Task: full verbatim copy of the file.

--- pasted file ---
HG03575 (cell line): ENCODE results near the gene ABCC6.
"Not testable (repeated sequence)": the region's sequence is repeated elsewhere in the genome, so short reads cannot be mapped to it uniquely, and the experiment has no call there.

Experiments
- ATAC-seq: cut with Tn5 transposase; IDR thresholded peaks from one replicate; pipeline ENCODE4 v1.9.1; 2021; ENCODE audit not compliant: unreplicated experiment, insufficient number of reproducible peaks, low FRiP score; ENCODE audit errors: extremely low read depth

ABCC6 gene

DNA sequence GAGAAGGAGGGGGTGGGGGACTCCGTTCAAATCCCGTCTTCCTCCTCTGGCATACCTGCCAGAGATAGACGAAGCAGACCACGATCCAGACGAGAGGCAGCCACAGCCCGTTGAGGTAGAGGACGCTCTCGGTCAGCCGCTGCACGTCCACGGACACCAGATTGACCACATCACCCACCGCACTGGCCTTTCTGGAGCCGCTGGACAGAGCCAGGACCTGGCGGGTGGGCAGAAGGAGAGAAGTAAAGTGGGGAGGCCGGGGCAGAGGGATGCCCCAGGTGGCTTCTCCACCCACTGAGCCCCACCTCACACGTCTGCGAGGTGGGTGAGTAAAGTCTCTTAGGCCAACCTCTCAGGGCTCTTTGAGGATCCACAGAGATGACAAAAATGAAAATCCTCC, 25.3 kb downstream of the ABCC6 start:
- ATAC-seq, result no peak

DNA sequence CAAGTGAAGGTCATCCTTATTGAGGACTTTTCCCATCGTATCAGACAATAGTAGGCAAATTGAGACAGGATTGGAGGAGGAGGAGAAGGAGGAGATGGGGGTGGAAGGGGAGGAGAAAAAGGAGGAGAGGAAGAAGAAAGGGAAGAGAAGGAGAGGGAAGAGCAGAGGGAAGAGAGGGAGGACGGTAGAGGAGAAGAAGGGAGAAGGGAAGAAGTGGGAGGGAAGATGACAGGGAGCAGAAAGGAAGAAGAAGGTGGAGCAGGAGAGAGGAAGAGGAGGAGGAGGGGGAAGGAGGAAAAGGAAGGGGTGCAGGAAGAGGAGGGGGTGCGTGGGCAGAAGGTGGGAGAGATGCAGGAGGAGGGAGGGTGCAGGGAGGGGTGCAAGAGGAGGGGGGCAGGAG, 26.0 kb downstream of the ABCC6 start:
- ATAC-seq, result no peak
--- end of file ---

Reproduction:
HG03575 (cell line): ENCODE results near the gene ABCC6.
"Not testable (repeated sequence)": the region's sequence is repeated elsewhere in the genome, so short reads cannot be mapped to it uniquely, and the experiment has no call there.

Experiments
- ATAC-seq: cut with Tn5 transposase; IDR thresholded peaks from one replicate; pipeline ENCODE4 v1.9.1; 2021; ENCODE audit not compliant: unreplicated experiment, insufficient number of reproducible peaks, low FRiP score; ENCODE audit errors: extremely low read depth

ABCC6 gene

DNA sequence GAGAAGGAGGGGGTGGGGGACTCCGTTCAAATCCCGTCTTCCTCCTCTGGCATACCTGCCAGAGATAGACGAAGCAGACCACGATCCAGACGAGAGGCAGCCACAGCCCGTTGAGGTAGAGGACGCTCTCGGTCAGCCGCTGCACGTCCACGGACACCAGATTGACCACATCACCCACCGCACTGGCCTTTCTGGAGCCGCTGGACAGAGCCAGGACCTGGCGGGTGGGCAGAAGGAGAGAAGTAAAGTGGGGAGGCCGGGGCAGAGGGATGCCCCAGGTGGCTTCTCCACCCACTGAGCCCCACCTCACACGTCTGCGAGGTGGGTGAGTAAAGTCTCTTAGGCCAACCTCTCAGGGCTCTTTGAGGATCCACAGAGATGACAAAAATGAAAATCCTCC, 25.3 kb downstream of the ABCC6 start:
- ATAC-seq, result no peak

DNA sequence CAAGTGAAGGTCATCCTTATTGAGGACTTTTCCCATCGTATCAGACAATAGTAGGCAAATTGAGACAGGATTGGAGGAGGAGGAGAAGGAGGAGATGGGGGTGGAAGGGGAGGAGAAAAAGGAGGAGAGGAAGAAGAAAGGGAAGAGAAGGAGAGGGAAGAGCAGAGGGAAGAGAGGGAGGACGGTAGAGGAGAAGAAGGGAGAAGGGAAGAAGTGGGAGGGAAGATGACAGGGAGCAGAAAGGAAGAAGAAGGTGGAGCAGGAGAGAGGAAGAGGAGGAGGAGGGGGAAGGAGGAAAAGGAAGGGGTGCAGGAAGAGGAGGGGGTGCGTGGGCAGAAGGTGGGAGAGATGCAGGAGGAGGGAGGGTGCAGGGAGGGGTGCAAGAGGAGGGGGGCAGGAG, 26.0 kb downstream of the ABCC6 start:
- ATAC-seq, result no peak